There is still a significant hiring challenge in the coming years, as federal and state education officials project major shortages in the teaching workforce and fewer and fewer applicants to fill those positions.

Shrinking pool

Richardson said the U.S. Department of Education has reported a “staggering 100,000 projected teacher shortage by the year 2025.”

He said Karen B. Salmon, the state superintendent of schools, recently reported the state projects 6,000 vacancies, with an estimated 2,600 “teacher education graduates” from Maryland colleges and universities available for hire in the coming year.

Salmon also reported that Pennsylvania officials expect to graduate fewer teacher candidates, too, a concern for HCPS since Harford County recruits many new teachers from Pennsylvania, Richardson said.

“Not only will we continue to face a challenge of competing with other local and regional school systems that offer highly competitive starting salaries to new teacher graduates, we will be competing for fewer and fewer candidates in light of the declining teacher supply,” he said.

Richardson also highlighted a declining lack of interest in teaching among college students, which he said is even greater among students of color.

He cited an article published by the Learning Policy Institute that stated enrollment in teacher education programs dropped by 35 percent from 2009 to 2014 and a National Education Association survey from 2016 which indicated 4.2 percent of college freshmen nationwide plan to major in education, the lowest point in 45 years.

Richardson cited another study from the Brookings Institution’s Brown Center on Education Policy which indicates 95 percent of white college graduates who majored in education plan to teach, compared to 90 percent of Hispanic graduates and 76 percent of black graduates.

Harford human resources staff, who have developed partnerships with historically black colleges and universities in Maryland, Delaware, Virginia and Washington, D.C., have experienced that issue.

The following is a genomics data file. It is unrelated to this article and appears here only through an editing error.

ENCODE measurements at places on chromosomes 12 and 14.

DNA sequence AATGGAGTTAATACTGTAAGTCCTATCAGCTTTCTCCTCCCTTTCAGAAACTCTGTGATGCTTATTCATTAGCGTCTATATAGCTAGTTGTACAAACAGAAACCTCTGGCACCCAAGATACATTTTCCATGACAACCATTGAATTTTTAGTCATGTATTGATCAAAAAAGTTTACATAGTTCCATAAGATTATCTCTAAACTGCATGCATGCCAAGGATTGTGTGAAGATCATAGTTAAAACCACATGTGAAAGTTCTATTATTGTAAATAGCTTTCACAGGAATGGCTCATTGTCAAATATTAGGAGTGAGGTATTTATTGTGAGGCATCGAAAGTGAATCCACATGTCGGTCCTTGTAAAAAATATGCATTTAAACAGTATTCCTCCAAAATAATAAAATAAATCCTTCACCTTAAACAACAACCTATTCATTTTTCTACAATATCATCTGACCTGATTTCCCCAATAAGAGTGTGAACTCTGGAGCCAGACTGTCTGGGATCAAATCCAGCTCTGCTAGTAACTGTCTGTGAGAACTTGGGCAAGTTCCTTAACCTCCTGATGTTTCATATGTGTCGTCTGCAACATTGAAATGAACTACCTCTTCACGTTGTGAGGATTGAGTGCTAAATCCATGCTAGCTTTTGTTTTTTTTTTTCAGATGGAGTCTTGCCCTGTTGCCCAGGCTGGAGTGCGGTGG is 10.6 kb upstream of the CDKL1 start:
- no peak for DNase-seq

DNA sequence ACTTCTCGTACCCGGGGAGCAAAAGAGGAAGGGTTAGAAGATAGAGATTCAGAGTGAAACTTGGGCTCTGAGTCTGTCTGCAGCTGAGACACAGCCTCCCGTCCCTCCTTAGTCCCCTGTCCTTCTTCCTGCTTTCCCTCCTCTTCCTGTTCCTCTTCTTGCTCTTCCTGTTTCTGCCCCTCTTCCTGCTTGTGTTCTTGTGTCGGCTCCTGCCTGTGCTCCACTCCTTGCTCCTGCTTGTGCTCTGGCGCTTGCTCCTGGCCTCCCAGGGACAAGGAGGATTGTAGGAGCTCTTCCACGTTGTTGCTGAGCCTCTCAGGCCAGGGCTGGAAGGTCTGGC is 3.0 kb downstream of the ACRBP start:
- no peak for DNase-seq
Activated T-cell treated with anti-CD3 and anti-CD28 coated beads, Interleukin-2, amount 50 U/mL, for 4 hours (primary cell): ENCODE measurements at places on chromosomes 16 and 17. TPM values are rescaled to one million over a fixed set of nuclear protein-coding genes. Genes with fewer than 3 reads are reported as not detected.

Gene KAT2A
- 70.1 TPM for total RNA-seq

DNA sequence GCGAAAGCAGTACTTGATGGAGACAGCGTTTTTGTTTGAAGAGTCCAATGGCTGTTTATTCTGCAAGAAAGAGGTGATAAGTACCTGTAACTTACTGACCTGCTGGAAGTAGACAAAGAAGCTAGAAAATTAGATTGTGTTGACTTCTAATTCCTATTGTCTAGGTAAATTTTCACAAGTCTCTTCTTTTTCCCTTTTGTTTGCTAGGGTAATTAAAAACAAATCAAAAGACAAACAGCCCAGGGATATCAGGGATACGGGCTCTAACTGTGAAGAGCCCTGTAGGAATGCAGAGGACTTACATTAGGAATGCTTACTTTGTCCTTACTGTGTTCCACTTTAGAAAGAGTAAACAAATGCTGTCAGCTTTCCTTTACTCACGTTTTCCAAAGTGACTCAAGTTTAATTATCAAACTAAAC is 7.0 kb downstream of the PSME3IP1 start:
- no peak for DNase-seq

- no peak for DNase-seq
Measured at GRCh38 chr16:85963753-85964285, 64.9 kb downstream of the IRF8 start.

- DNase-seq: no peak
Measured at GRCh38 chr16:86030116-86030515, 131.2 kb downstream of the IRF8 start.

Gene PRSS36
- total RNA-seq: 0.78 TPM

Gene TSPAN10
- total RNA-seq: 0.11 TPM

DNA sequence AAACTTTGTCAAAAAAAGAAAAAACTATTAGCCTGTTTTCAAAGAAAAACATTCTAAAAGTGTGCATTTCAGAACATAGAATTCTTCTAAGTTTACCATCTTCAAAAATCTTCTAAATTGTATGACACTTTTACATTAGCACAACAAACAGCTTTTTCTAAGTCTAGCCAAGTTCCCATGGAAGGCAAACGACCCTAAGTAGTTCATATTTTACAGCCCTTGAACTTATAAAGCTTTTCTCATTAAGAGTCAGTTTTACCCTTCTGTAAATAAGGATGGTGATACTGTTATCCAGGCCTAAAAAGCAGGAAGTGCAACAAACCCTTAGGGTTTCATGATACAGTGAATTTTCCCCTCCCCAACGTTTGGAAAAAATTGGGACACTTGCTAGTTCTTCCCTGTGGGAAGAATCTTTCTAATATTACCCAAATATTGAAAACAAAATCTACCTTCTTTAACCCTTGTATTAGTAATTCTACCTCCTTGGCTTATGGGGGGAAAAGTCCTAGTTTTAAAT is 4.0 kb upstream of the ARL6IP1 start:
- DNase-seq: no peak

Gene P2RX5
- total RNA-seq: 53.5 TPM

Richardson said Bowie State University representatives told him they will not have a teacher career fair in the coming year since there is such low student interest in teaching.

“Although this presents a new challenge, we will not be deterred,” Richardson said.

He said HCPS recruiters plan to meet with Bowie State students who do plan to pursue education and offer screening interviews on the Prince George’s County campus.

Heather Kutcher, coordinator of teacher induction, said officials at Maryland’s historically black schools prefer to place their education students in internship programs in schools in their immediate geographic areas.

“Declining enrollment in teacher preparatory programs and fewer minority candidates countrywide highlight how vital all of the recruitment and retention efforts of HCPS are, and we will continue to seek partnerships with historically black colleges and universities,” Kutcher said.

She said Harford’s internships, which are open to any college or university student who requests them, are a “powerful recruitment tool.”

“Experiencing first-hand what it is like to teach here is one of the most authentic tools that we have,” Kutcher said.

Mantegna said HCPS had a 91.8 retention rate among its certificated staff for 2016-2017. That rate has improved each year since the 2013-2014 reporting period, when it was 89.2 percent, according to data.

“A critical component to staff satisfaction and thereby linked to retention is the amount of support, both in quantity and quality, that is provided to staff throughout their career,” she said.